The Media Rights Agenda (MRA) has urged for necessary measures to protect journalists and other media workers during this weekend’s off-cycle elections in Bayelsa, Imo, and Kogi States.

The group sent the request to the federal and state governments, as well as law enforcement and security agencies, stressing that the role of journalists in disseminating information about the electoral process is critical to ensuring free, fair, and transparent elections.

In a statement issued ahead of the elections in Lagos and signed by the Communications Officer, Media Rights Agenda, Idowu Adewale, MRA also urged journalists to be cautious and to use its existing hotline (08138755660) to report any threat or attack they may encounter during the process, as well as any obstacle.

Adewale said in the statement: “Given the pattern of heightened attacks on journalists and the media during previous elections, including the recent 2023 general elections, as well as the tense political climate in the three states in the lead-up to the elections, measures must be taken to ensure general security during the elections and provide adequate protection for journalists covering the elections.”

“Access to information allows citizens and other members of the public to have the information they need about political and electoral processes, facilitating effective public participation in elections,” he says.

“Journalists and the media play an important role in ensuring residents and other members of the public have access to information and may participate in the process.

“As part of efforts to preserve the integrity of the polls, it is also critical that the safety and well-being of these interlocutors be assured and safeguarded.”

Lamenting the increased number of attacks on journalists in the run-up to the off-cycle elections, as well as earlier this year in the run-up to the general elections, he emphasised that “a free and vibrant media is fundamental to a healthy democracy, and journalists must be able to carry out their duties without fear, coercion, or violence.” During this vital phase, MRA stands ready to assist them and assure their safety.”


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Police Nab Husband, As Mother Of ‘Mummy Be Calming Down’ Boy Takes Own Life



Men from the Edo State Police Command are said to have detained Mrs. Toluige Olokoobi’s husband after he allegedly murdered her.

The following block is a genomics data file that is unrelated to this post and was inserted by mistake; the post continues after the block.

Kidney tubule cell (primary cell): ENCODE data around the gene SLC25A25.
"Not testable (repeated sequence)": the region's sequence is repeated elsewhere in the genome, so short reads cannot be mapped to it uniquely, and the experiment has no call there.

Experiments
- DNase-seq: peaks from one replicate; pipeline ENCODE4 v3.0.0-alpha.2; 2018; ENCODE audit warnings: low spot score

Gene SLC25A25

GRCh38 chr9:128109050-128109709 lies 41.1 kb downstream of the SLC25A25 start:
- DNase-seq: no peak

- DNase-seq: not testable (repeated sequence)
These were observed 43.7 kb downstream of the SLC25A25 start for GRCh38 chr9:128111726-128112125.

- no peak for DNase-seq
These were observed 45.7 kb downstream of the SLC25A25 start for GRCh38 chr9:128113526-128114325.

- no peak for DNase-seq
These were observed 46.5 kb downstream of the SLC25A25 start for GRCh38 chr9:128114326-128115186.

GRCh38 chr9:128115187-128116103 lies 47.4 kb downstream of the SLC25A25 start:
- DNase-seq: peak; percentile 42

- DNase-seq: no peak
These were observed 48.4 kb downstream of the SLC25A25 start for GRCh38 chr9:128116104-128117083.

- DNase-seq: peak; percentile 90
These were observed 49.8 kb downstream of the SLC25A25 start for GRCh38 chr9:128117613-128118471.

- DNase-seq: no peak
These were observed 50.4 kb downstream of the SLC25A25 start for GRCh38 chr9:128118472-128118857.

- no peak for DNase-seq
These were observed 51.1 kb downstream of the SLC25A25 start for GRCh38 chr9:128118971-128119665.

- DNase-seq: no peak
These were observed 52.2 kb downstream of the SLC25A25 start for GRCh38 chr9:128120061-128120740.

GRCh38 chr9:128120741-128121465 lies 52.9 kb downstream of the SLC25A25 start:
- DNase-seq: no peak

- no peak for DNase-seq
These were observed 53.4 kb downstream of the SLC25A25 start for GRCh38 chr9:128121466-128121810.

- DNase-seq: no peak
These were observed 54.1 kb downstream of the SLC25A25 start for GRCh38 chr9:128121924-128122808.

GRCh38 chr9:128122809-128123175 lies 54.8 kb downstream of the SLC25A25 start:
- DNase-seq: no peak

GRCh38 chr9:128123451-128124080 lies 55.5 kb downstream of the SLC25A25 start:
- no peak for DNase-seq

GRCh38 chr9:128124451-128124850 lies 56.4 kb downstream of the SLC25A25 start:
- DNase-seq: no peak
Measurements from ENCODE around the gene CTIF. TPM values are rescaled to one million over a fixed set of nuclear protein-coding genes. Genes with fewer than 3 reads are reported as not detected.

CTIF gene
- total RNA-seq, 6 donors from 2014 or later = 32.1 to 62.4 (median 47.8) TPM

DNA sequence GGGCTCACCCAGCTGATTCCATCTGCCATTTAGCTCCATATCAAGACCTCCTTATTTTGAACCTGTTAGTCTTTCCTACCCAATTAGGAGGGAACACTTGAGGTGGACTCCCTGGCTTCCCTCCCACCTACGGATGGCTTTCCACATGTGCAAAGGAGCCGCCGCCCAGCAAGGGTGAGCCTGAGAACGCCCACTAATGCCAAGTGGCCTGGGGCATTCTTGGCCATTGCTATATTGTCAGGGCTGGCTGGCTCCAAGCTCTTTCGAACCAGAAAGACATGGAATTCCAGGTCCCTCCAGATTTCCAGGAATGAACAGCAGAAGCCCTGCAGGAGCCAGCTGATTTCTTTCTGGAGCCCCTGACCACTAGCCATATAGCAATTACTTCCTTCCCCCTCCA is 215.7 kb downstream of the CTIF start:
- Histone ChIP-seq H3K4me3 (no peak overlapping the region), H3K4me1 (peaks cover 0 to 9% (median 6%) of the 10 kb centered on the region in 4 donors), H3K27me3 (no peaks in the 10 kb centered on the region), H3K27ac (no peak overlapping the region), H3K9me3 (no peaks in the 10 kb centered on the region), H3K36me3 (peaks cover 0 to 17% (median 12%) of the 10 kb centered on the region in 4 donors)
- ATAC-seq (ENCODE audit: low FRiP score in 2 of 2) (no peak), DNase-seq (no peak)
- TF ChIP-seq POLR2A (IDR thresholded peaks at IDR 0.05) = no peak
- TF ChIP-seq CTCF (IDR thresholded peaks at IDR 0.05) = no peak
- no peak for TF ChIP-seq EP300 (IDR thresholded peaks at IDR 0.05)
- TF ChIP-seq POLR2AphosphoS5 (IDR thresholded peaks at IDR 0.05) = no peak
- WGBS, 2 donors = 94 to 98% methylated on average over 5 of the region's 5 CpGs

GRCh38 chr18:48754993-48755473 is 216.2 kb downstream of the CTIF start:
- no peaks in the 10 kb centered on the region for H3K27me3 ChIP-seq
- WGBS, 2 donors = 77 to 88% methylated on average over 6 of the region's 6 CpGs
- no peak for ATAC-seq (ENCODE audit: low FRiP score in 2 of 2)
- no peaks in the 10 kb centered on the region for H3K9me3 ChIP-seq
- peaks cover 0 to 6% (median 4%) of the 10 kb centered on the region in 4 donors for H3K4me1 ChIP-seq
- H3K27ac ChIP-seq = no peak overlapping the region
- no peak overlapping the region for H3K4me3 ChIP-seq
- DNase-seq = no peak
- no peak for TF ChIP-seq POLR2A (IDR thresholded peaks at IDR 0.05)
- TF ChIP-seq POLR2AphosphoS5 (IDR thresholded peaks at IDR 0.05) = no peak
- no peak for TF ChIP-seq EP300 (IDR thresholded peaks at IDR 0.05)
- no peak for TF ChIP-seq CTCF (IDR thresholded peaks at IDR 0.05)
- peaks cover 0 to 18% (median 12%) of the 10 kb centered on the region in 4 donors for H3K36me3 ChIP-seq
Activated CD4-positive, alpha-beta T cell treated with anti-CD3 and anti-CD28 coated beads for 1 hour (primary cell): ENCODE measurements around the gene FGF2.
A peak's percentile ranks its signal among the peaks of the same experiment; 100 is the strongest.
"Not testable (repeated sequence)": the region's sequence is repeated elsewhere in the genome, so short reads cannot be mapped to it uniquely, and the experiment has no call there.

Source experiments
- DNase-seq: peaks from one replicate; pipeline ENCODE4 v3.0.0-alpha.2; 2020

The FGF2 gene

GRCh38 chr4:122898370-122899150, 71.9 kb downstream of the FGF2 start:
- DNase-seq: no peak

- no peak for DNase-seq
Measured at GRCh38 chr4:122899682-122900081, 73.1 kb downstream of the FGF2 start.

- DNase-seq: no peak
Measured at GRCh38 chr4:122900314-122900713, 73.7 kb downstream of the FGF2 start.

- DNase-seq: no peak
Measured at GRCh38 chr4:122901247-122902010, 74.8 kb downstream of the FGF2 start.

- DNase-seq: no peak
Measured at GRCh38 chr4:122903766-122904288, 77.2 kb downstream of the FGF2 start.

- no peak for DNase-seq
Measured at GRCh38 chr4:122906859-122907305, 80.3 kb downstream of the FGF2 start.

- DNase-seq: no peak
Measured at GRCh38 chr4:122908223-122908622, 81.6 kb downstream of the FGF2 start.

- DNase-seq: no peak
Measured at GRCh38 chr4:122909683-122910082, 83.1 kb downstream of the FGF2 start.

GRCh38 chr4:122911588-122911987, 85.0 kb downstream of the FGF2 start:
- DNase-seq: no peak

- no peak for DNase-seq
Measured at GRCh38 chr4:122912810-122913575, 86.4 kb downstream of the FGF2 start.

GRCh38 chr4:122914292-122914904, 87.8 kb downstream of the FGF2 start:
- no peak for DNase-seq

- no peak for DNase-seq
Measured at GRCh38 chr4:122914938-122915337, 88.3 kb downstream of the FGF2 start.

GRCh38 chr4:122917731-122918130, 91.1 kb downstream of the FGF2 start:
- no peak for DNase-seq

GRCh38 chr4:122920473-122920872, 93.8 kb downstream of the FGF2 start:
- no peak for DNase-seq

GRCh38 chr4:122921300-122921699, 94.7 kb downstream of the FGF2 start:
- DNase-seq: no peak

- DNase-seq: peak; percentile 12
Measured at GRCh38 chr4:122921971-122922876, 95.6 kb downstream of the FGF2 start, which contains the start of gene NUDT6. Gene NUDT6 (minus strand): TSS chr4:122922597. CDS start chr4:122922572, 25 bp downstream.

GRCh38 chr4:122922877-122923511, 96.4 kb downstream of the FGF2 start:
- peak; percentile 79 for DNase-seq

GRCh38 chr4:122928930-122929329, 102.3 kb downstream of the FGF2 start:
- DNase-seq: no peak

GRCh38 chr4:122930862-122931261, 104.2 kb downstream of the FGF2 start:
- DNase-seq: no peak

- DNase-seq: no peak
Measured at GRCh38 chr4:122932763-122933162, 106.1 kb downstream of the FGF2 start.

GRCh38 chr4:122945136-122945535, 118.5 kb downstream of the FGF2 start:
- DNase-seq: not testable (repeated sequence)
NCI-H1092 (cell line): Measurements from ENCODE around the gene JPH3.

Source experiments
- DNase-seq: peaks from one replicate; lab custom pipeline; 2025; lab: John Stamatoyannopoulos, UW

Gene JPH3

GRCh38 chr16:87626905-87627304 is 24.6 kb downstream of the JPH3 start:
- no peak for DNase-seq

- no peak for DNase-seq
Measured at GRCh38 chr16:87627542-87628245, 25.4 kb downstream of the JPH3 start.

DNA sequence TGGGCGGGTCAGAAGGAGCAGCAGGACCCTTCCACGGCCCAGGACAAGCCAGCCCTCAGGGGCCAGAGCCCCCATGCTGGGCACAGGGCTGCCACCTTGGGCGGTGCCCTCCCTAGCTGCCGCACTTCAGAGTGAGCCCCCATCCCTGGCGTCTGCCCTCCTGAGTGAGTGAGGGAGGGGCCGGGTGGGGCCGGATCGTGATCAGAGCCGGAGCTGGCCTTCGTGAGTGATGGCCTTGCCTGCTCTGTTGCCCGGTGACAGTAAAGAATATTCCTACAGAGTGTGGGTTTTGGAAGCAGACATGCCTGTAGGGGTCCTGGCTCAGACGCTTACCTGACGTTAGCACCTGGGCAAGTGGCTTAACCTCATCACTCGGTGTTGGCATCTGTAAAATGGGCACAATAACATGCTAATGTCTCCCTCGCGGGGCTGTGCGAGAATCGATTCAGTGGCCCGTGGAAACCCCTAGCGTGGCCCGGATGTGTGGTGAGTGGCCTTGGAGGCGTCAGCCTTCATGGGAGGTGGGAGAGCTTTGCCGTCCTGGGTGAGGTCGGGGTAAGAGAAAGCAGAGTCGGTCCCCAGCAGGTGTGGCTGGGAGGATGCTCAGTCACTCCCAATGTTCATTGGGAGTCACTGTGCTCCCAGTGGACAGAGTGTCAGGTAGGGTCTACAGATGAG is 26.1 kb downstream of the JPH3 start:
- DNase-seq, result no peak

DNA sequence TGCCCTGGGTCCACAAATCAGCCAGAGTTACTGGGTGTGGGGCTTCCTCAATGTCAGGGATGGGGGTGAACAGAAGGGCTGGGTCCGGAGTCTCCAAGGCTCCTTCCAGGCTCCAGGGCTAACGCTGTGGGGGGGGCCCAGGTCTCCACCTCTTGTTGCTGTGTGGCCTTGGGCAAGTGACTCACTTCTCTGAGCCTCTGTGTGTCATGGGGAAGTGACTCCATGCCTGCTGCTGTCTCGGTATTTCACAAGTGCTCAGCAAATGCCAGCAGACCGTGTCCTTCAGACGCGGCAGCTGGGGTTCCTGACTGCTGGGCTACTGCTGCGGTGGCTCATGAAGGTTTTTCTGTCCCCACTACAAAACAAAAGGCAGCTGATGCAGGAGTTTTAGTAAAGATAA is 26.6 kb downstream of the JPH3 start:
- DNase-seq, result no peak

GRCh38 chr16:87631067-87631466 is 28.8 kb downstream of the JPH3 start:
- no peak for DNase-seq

Olokoobi was the mother of Oreofeoluwa Lawal-Babalola, the tiny boy whose video went viral in 2020 after he pleaded with his mother, “Mummy be calming down.”

Oreofeoluwa rose to prominence on social media after a video of him crying in an attempt to confidently appeal to his mother, who chastised him, went viral.

The film inspired Lagos State Governor Babajide Sanwo-Olu, who used it to deliver an Eid-el-Kabir appeal to Muslims and Lagos people in general to remain calm during the COVID-19 outbreak.

Following that, the youngster and his family met with the governor, who praised his bravery and poise.

While little has been heard about the family in three years, heartbreaking news broke on social media on Tuesday that the boy’s mother had committed suicide.

According to an X user, Olokoobi committed suicide in Benin, the capital of Edo State, for unknown reasons.

The X user, who stated that he was present at the site on Monday afternoon, went on to say that she had refused to disclose her difficulties with anyone before committing herself.

“The woman in the viral Mummy Calm Down video has just committed suicide here in Benin,” he stated in an email.

“She refused to discuss her problems with anyone.” She abandoned three children for her husband, including the well-known Mummy Calm Down boy.”

Meanwhile, confirming Olokoobi’s death in a chat with BBC Pidgin, the spokesperson of the Edo State police command, Chidi Nwabuzor, said her husband has been arrested and detained for questioning.

Nwabuzor said the husband reported the matter to the police.